Loughrey emphasized he wants an open process that involves public input. But he knows that there will be some concerns that can’t be addressed to the satisfaction of everybody.
“We can’t answer every concern. Nobody can. But we can answer a lot of them,” he said. “So, we have an opportunity here to do something right and do something correctly and do in the way the citizens of Crested Butte are content with. Now we will acknowledge, maybe we can’t get this done. Maybe something crops up that we don’t foresee right now. Maybe there’s a technical problem, a reserve problem, a water problem. That’s always possible. For every ten projects that get started, I don’t know how many get done, but it’s not ten. Some things don’t ever develop.”
Thompson Creek plans to open offices in both Gunnison and Crested Butte. They say they want to provide regular updates during the permitting process to the public. While they have started meeting some of the “leaders” in the Gunnison Valley, they anticipate a general public meeting after they have a more detailed plan on paper. That isn’t expected to be for many months.
A mine under the mountain… water and air
At this point, Loughrey and Clark claim they envision an underground mine that is practically invisible from Crested Butte. They don’t see an industrial pipeline of haul trucks coming through Crested Butte. They do see hundreds of jobs being created in the valley and property values increasing. They don’t know where the tailings will be located but they say it will be hidden. They know they have to meet state, federal and county regulations. And they anticipate pushback from the community and potential lawsuits in the court. Given all that, they anticipate seeing the first pound of molybdenum come out of a potential mine sometime in the next decade.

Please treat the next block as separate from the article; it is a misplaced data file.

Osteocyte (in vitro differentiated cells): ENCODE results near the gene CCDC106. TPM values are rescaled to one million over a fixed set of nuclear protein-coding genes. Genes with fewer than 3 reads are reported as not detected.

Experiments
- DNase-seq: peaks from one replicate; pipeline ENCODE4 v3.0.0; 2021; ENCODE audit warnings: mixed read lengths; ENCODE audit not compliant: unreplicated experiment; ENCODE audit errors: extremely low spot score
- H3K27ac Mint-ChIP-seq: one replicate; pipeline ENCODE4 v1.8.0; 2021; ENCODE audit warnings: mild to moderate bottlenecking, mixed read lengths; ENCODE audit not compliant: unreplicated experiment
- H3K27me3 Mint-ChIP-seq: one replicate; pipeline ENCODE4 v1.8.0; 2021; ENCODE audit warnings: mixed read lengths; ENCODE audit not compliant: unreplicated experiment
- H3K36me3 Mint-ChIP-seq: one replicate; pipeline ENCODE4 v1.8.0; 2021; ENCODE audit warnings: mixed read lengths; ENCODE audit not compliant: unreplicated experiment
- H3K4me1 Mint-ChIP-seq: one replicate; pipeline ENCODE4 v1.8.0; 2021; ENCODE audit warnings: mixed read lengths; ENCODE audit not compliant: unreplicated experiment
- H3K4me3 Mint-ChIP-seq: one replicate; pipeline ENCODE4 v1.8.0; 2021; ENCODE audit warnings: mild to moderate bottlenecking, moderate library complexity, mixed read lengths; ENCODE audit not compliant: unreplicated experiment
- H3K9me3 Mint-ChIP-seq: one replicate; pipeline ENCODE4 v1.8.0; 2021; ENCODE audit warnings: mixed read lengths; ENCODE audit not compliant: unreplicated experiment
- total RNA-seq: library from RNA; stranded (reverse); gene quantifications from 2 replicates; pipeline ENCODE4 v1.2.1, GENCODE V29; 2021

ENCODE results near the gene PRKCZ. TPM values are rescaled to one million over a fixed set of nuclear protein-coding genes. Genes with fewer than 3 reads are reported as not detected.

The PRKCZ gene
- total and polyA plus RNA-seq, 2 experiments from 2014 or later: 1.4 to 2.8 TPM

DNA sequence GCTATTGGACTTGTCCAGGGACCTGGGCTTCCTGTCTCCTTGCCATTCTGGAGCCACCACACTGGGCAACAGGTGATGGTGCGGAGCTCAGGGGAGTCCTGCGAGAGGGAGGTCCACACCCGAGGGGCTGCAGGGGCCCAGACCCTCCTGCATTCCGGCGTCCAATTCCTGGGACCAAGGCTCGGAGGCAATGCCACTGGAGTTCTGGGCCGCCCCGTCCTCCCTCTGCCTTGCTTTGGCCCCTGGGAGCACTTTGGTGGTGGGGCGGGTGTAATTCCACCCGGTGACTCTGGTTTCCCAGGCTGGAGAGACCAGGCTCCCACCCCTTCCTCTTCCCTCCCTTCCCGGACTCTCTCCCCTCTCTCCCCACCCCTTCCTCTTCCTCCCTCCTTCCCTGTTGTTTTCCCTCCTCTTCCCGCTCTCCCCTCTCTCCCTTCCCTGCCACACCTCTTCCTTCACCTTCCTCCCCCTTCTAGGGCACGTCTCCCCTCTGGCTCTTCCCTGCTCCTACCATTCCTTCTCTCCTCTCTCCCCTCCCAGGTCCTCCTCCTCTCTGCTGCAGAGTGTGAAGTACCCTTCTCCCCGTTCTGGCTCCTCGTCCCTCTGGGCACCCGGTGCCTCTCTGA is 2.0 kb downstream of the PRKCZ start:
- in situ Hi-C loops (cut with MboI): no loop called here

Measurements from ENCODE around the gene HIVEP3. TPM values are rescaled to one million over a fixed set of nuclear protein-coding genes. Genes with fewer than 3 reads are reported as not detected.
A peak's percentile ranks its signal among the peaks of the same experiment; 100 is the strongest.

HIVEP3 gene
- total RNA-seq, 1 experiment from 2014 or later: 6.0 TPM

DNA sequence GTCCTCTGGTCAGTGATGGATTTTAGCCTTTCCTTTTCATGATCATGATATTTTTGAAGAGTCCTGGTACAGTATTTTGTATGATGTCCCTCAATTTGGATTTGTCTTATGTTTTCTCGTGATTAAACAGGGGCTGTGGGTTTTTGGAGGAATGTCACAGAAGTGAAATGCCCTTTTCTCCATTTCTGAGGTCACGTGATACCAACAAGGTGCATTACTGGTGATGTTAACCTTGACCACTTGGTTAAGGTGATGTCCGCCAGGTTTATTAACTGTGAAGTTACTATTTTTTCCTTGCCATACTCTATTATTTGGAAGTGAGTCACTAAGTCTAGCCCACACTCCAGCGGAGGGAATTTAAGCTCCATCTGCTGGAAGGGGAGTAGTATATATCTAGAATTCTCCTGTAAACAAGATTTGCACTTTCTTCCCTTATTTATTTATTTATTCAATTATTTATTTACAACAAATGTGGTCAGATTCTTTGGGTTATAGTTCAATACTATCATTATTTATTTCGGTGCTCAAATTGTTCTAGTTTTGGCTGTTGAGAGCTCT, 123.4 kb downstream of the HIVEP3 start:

“Sometime after five years if things go well, I think you could be in the construction process and mining but I bet it will be closer to ten years before you’re up and running,” said Loughrey. “I don’t know that for a fact and things could change.”
Clark postulated, “Now, if I had to guess a number, I’d say you are looking at six to eight years to get the mine into production. You are probably looking at three years of permitting process, but that doesn’t count lawsuits.”
One thing they are not too worried about is damaging the water and air quality in the area.
“This is sort of at the heart of what we do,” said Loughrey.
“Nowadays, we have water quality people, we have environmental technicians, we have engineers who do nothing but monitor water control and water balance. We monitor constantly. To say ‘Are you doing anything about water quality?’ today is a question a mining guy doesn’t understand. Of course we are. We are doing it every day. It is at the essence of what we do and if we can’t do it in a way that convinces very skeptical government regulators and community watchdogs, we’re not going forward. We’re stuck. We’ll close up the office and go home and try to find another place to build a moly mine.”
Jobs, jobs, jobs….
According to Loughrey and Clark, a moly mine brings hundreds of jobs to an area. They admit that many of the specialized mining positions that pay well will be filled by professional miners who don’t currently live here, but they say that their families will relocate to the area and be positive contributors to the community.
“We would hire as many people from the local community as we could,” promised Loughrey. “I can’t tell you what that number would be…”
Loughrey and Clark will go into more details about the job opportunities and other aspects of the proposed mine in Part 2 of our interview with the Thompson Creek Metals executives. That will run in the November 14 issue of the Crested Butte News. A complete transcript of the interview can be read at www.crestedbuttenews.com.